December 27, 2015
A week or so ago, Mel Fraley sent me a link to a blog about “A Charlie Brown Christmas.” You’ve seen it, haven’t you? You know how Charlie Brown keeps asking what the true meaning of Christmas is?
· And how he’s ignored by Snoopy, who’s too busy decorating his doghouse …
· how he’s ignored by kids in the pageant that he’s trying to direct…
· how he’s ignored and even laughed at by Lucy and all the rest?
Finally, Charlie Brown screams out in frustration, “Can’t anyone tell me what Christmas is all about?”
That’s when Linus, clinging to his dusty, well-worn security blanket, takes center stage and says, “Sure, Charlie Brown, I can tell you what Christmas is all about.”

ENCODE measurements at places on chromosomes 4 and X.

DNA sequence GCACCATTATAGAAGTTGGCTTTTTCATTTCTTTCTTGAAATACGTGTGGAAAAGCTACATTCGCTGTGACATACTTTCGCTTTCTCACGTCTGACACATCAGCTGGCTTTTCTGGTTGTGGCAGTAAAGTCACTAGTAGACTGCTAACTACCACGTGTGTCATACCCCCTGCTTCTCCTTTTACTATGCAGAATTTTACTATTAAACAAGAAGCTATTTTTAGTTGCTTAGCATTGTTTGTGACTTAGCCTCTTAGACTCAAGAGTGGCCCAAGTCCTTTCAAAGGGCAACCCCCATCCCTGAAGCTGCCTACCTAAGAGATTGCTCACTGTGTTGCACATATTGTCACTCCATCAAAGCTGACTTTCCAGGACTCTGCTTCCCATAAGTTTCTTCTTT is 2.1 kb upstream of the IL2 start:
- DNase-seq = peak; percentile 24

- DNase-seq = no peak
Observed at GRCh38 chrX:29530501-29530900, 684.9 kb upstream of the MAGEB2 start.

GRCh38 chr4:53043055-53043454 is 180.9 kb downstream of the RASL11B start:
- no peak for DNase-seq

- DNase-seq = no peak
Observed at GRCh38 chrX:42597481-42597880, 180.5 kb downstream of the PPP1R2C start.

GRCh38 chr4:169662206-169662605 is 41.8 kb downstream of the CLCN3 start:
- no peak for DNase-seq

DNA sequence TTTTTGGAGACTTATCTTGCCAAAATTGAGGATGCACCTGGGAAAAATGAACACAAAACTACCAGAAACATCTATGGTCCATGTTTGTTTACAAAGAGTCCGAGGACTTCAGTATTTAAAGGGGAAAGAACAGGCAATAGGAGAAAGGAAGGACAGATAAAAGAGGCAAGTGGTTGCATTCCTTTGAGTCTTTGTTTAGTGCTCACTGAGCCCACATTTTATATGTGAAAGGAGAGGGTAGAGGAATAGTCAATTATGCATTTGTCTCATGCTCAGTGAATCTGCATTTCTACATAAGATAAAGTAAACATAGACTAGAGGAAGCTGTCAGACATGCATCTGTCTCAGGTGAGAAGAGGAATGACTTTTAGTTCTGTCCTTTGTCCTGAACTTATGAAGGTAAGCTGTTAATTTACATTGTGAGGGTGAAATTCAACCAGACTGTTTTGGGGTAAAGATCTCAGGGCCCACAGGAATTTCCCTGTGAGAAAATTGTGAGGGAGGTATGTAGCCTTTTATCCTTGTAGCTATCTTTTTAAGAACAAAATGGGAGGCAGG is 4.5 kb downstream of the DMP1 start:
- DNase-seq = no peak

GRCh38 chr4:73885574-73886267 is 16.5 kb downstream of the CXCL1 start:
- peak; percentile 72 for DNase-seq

“And there were in the same country shepherds abiding in the field, keeping watch over their flock by night. And, lo, the angel of the Lord came upon them, and the glory of the Lord shone round about them: and they were sore afraid.”
A writer named Jason Soroski points out something he noticed it this year for the first time: When Linus gets to the part where the angels say to the shepherds, “Fear not, for behold! I bring you good tidings of great joy, which shall be to all the people”
- Linus drops his blanket. He lets go of his security blanket. 
As if the words, “Fear not” are for him. As if it’s enough for him to let go of all his insecurities, and trust himself in the promise of the angels.